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He moves like a heavily medicated Mick Jagger with a bad back and arthritis from the waist down….so basically…. Yeah. George Thorogood is rock’s blues bastard child. I wasn’t expecting much at the beginning of the event but at one point it occurred to me: this was good and, what’s more, Thorogood is really playing the blues. Don’t get me wrong, he’s the whitest bluesman second to David Wilcox and he hits every cliché left of the key – but there is an authenticity to it I had not anticipated.

George Thorogood is a ham, no doubt about it. He poses for greater applause than his guitar second gets, doubtlessly more technically talented than the eponymous front man. He struts, he shakes (as much as his hips allow, he humps), he does a shot to our honour, he whips away two pairs of sunglasses in order to play serious guitar now. After the show he comes out to take a bow to the climax of the national anthem. But this, after all, is show business and as the bandleader of The Destroyers he has certain expectations to live up to.

I don’t know how much trouble George is up to nowadays but the attitude of the blues is all there on stage. If he can’t do it in real life he wishes he could and the stage give him to the power to be that man, even if only in stage context. He means it and if it is an alter-ego or shadow of his past, it is another side of a split psyche. A George Thorogood And The Destroyers show is more than a couple cheap compositions lit up in fog before a motley beer soaked congregation. I see the ethos of a subculture. He may be old-guard but age and expectations are themes of which he is self-aware in his stage show.

In gist: By golly tonight it’s good to be alive / I am what I am and I’m having a good time! He’s old, he can hardly move but so far as sticking to his guns is concerned, I give him all credit due. He’s paid them on the road for years, never having a thoroughly successful recording career, minus a couple admitted hits. Thorogood himself admits they were proud to fly wild and dangerously under the radar until the nineties.

The guitar playing is crude; he plays with pure muscle. Lacking variety and invention, things get primal. I think the only idea of dynamic control George has thorough command of is palm muting to play quieter and hitting harder to, well, sound harder! He never thought of his volume knob. If George Thorogood intends his guitar to seem louder, it is. If he wants to break it down low, he stops playing. If you want more from him, he give you more by playing the same licks – but by playing more of them, more out of them. Not playing harder lines but hitting the lines harder.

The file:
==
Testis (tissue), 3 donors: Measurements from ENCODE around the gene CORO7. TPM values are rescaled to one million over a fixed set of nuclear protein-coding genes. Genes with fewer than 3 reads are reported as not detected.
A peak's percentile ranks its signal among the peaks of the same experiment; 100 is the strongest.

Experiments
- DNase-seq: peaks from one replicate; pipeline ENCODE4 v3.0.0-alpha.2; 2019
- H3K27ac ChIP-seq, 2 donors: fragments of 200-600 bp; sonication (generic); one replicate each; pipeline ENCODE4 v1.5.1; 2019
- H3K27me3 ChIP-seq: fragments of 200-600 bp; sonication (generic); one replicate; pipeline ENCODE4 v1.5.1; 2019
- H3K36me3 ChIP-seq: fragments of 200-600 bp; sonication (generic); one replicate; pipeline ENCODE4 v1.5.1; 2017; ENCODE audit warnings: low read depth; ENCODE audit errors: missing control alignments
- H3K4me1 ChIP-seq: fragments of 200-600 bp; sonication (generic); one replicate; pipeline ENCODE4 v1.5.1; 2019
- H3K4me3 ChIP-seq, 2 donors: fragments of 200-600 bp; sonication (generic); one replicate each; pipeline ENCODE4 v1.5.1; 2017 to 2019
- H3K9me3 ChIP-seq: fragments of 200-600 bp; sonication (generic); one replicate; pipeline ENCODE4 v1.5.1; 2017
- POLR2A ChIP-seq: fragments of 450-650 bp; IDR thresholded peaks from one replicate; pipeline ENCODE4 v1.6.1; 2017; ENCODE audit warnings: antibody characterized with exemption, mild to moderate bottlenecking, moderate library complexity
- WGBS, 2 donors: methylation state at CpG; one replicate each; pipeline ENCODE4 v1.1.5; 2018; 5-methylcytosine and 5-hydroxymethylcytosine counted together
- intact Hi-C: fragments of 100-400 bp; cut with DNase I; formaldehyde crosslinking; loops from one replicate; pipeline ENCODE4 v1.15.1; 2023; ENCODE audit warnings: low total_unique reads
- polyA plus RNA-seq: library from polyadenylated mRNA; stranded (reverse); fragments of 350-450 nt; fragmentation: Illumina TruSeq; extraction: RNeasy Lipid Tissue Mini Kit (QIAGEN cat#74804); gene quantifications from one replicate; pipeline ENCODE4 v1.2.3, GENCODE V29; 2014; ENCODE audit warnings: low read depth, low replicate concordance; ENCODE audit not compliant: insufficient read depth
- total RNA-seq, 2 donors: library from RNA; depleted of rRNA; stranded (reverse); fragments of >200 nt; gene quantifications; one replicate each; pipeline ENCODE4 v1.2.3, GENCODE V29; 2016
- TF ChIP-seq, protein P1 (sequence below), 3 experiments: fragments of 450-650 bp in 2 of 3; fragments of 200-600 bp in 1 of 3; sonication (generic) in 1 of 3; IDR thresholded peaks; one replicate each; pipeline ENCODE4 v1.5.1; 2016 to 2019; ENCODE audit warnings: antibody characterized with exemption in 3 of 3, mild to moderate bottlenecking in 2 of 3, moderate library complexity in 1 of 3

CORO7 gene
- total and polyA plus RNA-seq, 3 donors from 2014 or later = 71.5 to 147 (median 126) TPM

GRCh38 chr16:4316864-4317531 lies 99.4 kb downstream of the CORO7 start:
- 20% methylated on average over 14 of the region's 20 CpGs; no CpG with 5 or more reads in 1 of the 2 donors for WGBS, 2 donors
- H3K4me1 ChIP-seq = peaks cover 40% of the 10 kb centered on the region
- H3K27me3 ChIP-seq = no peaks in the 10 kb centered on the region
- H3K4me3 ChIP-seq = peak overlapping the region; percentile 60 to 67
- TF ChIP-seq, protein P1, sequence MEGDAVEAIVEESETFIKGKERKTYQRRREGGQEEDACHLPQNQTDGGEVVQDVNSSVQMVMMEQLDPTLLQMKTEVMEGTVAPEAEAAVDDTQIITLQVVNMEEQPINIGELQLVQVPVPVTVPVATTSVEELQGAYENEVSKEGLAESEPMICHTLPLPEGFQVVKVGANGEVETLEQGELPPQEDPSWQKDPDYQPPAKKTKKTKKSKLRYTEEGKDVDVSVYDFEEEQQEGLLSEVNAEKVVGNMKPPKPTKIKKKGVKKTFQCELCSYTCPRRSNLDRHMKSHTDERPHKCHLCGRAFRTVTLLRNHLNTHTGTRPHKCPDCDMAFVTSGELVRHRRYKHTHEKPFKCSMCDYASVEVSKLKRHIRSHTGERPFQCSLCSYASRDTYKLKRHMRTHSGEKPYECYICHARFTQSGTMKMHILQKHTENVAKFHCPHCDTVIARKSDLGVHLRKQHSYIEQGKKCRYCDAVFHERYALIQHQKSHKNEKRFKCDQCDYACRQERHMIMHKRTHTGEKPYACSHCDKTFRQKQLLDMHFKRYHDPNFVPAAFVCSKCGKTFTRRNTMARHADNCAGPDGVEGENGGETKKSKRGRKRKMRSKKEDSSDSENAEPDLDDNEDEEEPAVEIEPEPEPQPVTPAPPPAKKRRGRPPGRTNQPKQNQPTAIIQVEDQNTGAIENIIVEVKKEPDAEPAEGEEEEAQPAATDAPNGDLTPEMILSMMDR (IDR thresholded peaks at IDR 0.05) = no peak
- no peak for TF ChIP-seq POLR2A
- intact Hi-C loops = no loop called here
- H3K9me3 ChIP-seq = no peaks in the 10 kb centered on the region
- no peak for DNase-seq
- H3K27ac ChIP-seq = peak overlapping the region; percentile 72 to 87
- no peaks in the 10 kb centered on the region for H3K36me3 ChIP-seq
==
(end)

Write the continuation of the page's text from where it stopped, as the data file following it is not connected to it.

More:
For those of us of the video game generation, he’s discovered all the cheapest juggling combos, crafting rhythmic katas he can play over and over the entire song, so long as he feels like it, synchronized perfectly. Stress and release slopped over the edge of the bar line, ad infinitum, in a froth of distortion, volume, octaves, and open strings. His technique is a cultivation of sonic attitude: could play all his licks with the middle-finger.

That is the essence of his inconceivable authenticity. He doesn’t even have to be good to be good. He just means it as he says it, politically correct or not. And that goes for musical terms as well as social. The blues form is his forum to lecture to a riot in his image (You should have seen the power-mullet and mustached goatee middle-ager who chatted me up at the urinal). The lesson is: Fuck your rules and your values and your girlfriends. Here is a community, perhaps transient and minimally committed to the mores, but nonetheless, “I promise I’m going to do everything in my power to get arrested tonight!” sounds like a trustworthy battle-cry for the disenfranchised believers within those walls – for a least the moment being. Like I said, he could very well say that and then go right to sleep in his trailer after the show. I’d wager that on-stage, though, he intends to do just that tonight, for old times’ sake, for rock and roll, for the honour of every black beat bluesman of the South – at least until the show’s endorphin rush wears down like the cartilage in his pelvic joints. Or maybe I’ll picture that he’s in jail right now. After a repeat performance of his Magnum Opus, One Bourbon, One Scotch, And One Beer, and a mad turnpike split for freedom and chicks, driving over too many lines to be ignored.

The bristling of counterculture’s disembodied ethos through a body of pure muscle. I am not speaking of any subculture in specific, nor am I too picky about the schemata governing Destroyer blues. Fuck it [polite sociability] because it deserves to be fucked and we deserve to get a little action! What I glimpsed in the wail and pulse was more than the sum of its parts, which was itself nothing spectacular. I smelt the familiar charred smell peculiar to the gestalt of dissidence – perhaps waning, perhaps waiting – even if carefully masked behind an un-serious bit of routine. And that is always worth seeing.

A public service announcement from the Destroyers: “Don’t drink and drive….whatever you do, man, don’t drink and drive….Get your buddy to drive you home….get your buddy’s girlfriend to drive you home….But whatever you do, don’t drink and drive….man….I’m so full of shit, sometimes I don’t even believe it!”

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